Garrigues partner Oscar Arrús and Diego Harman speak with Rani Mehta about a $250 million bond issue to finance Peruvian wind farms Parque Eólico Tres Hermanas and Parque Eólico Marcona
How did you win this mandate?
OA: We typically advise the placement agent for the deal, Credit Suisse, which asked us to quote given we have experience on international bond transactions and are well known internationally in these types of transactions and generally in project finance.
Did the fact that this was a co-issuance create any structuring challenges?
OA: There were not Peruvian precedents of this kind and we wanted to make sure everything was well done and well structured. We had to go through the issue with our tax team to make sure there were no negative effects to having it as a co-issue.
How were you able to avoid cross-collateralisation of the wind farms’ assets?
OA: Under the agreements each wind farm has its own independent security package. Each project’s concession agreement provides that the assets that belong to that wind farm can only guarantee the portion of the debt they have received, so there was no cross-guarantee.
What were the benefits of structuring the deal as a co-issuance rather than two separate issuances?
DH: The first benefit is that the size of the issuance can be larger as opposed to having two separate issuances. Second, investors can look at this deal as a portfolio financing as opposed to separating the projects where each would have its own independent financing, which might not be as appealing to investors.
Could this pave the way for more co-issuances by Peruvian issuers in the future?
OA: No, this is a particular case. It opens the case for co-issues but I don’t think this will be a trend. Maybe you could see something similar in other industries, but not as a trend. What we have done in the past is establish an SPV when two companies want to issue at the same time. So maybe for some cases we’ll avoid establishing a new SPV.
DH: In this case, the sponsor was awarded two concession agreements with the government, so it’s very particular. In other cases you typically don’t have two power projects close to each other and with similar characteristics.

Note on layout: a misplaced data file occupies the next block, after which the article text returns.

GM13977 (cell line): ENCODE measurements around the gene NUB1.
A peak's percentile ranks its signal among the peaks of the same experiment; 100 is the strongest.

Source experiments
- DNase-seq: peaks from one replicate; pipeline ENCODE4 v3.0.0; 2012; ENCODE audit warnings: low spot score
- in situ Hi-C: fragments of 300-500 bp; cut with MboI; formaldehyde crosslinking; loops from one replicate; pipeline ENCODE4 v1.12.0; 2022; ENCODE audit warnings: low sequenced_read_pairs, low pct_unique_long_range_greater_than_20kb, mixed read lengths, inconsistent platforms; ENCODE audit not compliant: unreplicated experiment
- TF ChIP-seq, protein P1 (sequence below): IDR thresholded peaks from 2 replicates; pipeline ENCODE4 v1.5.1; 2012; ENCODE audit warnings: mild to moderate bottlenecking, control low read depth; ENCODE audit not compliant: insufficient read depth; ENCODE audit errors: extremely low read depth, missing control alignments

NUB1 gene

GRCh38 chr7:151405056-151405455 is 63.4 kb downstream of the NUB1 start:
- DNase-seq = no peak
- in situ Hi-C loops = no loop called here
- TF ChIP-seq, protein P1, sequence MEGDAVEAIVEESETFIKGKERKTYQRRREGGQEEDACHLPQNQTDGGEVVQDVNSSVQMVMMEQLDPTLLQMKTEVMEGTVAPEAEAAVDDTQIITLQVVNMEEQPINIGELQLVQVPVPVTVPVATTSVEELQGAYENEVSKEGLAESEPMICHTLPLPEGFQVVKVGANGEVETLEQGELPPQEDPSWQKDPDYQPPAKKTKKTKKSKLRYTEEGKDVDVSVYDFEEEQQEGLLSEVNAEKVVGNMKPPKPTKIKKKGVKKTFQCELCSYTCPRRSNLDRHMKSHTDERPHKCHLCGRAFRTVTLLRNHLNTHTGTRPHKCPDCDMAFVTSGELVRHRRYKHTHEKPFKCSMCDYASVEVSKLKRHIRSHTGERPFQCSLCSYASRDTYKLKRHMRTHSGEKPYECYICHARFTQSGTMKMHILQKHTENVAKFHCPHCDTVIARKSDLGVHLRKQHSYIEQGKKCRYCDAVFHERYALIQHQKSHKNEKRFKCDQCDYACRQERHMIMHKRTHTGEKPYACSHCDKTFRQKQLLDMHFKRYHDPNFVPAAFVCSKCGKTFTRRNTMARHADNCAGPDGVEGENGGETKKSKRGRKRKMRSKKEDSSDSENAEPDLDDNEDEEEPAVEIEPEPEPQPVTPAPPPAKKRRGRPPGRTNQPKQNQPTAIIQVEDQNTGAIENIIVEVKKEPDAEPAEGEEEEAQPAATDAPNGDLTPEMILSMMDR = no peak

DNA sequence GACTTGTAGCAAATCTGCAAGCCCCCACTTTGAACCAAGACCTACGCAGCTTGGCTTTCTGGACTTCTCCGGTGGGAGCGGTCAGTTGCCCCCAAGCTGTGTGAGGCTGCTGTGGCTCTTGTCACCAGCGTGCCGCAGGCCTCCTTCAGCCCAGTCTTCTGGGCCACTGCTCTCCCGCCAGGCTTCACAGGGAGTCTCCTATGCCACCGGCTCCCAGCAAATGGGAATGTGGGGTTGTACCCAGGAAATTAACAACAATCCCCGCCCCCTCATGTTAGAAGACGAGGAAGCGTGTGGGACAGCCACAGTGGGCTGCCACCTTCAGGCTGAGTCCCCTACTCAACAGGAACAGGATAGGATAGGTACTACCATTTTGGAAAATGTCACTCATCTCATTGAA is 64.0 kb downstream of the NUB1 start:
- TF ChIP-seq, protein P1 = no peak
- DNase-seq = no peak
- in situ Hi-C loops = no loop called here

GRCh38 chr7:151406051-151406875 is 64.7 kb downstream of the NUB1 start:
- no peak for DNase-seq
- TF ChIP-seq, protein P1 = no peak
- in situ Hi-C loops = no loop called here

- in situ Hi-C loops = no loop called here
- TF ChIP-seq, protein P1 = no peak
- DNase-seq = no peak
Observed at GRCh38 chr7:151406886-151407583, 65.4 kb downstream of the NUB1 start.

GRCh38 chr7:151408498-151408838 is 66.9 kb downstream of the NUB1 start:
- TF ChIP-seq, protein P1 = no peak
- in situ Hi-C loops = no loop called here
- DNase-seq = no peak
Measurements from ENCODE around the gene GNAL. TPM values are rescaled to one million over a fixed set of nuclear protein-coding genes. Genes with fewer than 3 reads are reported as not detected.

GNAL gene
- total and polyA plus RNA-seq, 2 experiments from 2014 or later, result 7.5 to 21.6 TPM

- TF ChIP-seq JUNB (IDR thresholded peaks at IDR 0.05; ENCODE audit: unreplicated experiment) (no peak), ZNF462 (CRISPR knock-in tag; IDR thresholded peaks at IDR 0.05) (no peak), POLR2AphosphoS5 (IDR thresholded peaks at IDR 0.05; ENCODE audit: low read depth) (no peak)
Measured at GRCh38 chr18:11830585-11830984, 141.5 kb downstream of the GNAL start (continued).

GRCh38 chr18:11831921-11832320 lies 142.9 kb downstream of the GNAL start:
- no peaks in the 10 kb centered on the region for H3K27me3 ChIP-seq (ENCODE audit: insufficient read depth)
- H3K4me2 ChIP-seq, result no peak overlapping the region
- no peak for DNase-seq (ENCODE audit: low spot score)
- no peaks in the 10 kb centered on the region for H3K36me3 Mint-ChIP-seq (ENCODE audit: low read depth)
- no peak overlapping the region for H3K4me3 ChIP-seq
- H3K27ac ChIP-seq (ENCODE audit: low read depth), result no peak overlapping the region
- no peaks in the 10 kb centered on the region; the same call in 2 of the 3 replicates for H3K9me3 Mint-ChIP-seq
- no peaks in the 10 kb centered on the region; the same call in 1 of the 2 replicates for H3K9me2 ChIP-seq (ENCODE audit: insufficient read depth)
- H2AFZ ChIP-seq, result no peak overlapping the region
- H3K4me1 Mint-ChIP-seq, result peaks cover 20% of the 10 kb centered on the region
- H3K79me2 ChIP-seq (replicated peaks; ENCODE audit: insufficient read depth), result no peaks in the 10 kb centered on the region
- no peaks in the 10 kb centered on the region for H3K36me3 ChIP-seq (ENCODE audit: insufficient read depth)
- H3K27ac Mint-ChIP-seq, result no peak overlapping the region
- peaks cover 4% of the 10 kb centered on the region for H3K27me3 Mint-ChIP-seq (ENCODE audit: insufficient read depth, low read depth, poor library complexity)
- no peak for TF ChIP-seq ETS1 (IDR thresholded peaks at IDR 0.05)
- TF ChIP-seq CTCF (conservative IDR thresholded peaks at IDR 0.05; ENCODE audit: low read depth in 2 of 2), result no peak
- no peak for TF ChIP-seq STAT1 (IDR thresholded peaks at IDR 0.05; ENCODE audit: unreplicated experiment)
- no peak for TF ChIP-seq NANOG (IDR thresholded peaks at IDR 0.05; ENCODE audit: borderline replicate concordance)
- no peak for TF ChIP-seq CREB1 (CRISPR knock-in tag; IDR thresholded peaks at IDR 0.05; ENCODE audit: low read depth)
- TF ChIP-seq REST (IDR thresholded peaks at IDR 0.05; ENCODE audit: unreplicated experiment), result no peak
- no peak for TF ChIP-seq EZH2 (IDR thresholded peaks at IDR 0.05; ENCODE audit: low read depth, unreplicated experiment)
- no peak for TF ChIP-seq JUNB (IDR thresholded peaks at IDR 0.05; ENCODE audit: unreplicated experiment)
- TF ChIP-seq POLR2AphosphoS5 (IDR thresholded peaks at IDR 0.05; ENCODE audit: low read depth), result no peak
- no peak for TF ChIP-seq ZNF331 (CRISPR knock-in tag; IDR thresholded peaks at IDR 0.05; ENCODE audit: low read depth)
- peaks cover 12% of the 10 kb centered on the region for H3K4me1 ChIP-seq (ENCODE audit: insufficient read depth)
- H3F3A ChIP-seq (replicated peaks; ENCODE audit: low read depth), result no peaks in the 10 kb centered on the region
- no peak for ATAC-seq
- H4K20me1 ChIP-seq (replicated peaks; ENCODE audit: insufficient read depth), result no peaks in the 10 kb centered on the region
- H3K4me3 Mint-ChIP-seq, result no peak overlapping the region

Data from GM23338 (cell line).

What were the advantages of structuring this deal as a private placement?
OA: Private placements are a trend in the Latin American market. Investors want to sit at the table and negotiate directly with issuers, and we are working on a lot of transactions that are structured as private placements. For clients interested in infrastructure this is a way to have a scenario where you don’t have a loan agreement but you have an investor and a structure that is a bond. The issuer has flexibility like a loan agreement but doesn’t have a bank, instead it has an investor which gives more flexibility to the structure.
DH: We see private placements are good for issuers and investors. Usually issuers can save time and money doing private placements as opposed to typical 144 A / Reg S deals and this allows issuers to access long term debt from investors that will be side by side with them during the life of the deal.
Given that this was Allianz Global Investors’ first investment in Peru, did you take any special steps to walk them through the transaction?
OA: We helped on the legal side. You have to provide comfort so they can feel like this is a deal where they can invest. But they have lot of international experience.
DH: Even though this was their first investment in infrastructure debt in Peru it is a highly sophisticated investor. We had to guide them through the infrastructure debt process specifically related to collateral requirements and the way renewable concessions work in Peru because there are underlying concession agreements between each wind farm firm and the Peruvian government for the sale of power.
Were there any other aspects of the transaction that were interesting or challenging?
OA: The whole transaction was very challenging. At first we were talking about a different structure but in the middle of the transaction it was thought a private placement would work much better, and in the end it was.
DH: One thing that made this deal interesting was the was an M&A elemenet that closed simultaneously with the bond issue. Initially these were projects owned by Grupo Cobra (Spain), which
sold 49% to Sigma. Simultaneously to the closing of the private placement, Sigma acquired the remaining 51%, so we had to work with the M&A team in order to make both transactions close. The M&A was a separate transaction but we were working in parallel with Sigma, the sponsor, and Cobra, the selling shareholder. We had to have coherent finance and M&A agreements.
This deal record is from IFLR1000 Deal Data.